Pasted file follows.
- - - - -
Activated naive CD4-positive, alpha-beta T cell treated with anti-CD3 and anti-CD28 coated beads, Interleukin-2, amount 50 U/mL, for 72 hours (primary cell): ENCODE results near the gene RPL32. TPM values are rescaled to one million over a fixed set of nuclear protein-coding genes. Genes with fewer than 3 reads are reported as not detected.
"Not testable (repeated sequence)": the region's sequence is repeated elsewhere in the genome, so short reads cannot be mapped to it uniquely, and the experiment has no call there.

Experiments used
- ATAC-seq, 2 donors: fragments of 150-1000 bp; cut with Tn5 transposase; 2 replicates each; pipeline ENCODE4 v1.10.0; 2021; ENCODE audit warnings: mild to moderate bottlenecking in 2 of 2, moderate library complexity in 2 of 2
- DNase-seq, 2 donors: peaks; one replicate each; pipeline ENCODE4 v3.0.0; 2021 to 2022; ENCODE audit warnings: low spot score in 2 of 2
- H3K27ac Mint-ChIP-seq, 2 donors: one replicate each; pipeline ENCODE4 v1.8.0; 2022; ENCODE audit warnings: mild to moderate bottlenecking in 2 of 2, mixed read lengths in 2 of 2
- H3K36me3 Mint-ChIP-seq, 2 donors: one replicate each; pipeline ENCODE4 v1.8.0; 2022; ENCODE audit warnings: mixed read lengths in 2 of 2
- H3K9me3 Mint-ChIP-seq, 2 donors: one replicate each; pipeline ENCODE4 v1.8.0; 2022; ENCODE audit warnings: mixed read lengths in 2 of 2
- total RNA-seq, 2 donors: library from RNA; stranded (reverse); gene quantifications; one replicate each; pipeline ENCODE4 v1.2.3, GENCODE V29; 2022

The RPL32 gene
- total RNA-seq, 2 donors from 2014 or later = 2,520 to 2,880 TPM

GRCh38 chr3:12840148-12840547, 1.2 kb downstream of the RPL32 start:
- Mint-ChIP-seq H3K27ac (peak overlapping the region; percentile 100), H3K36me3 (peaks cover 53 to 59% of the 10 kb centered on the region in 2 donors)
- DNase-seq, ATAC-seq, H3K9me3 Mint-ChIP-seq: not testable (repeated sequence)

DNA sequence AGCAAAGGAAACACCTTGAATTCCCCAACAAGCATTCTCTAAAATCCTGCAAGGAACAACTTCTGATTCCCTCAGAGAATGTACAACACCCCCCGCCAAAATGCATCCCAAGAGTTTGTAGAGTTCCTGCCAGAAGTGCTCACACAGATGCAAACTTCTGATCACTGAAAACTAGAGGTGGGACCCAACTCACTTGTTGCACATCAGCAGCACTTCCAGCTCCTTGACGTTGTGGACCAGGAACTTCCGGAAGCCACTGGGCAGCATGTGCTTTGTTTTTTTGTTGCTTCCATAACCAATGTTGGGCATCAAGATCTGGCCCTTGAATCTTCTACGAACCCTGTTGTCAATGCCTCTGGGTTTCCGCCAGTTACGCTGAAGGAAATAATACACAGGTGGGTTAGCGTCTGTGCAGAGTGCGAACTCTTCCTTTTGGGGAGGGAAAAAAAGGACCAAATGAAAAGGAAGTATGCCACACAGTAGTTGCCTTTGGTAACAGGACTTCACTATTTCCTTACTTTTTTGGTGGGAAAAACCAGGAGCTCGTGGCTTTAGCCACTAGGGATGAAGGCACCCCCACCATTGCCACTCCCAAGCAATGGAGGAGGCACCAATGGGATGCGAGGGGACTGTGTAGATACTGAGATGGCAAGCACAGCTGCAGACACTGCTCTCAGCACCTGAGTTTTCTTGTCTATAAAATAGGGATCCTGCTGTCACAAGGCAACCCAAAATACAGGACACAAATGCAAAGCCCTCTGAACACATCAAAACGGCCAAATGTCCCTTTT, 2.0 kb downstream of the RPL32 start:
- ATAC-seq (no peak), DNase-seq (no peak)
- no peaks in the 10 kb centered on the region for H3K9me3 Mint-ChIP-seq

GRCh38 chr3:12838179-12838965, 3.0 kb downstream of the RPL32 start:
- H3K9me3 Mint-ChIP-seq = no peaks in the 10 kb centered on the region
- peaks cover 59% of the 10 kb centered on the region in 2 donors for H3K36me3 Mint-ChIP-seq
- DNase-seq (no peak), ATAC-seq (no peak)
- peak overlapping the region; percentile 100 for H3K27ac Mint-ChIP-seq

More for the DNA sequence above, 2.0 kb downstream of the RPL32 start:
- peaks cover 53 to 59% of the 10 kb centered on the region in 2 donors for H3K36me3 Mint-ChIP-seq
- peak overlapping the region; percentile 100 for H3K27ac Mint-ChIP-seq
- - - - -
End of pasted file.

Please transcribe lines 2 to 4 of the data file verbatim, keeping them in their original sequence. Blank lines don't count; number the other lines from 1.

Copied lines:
"Not testable (repeated sequence)": the region's sequence is repeated elsewhere in the genome, so short reads cannot be mapped to it uniquely, and the experiment has no call there.

Experiments used
- ATAC-seq, 2 donors: fragments of 150-1000 bp; cut with Tn5 transposase; 2 replicates each; pipeline ENCODE4 v1.10.0; 2021; ENCODE audit warnings: mild to moderate bottlenecking in 2 of 2, moderate library complexity in 2 of 2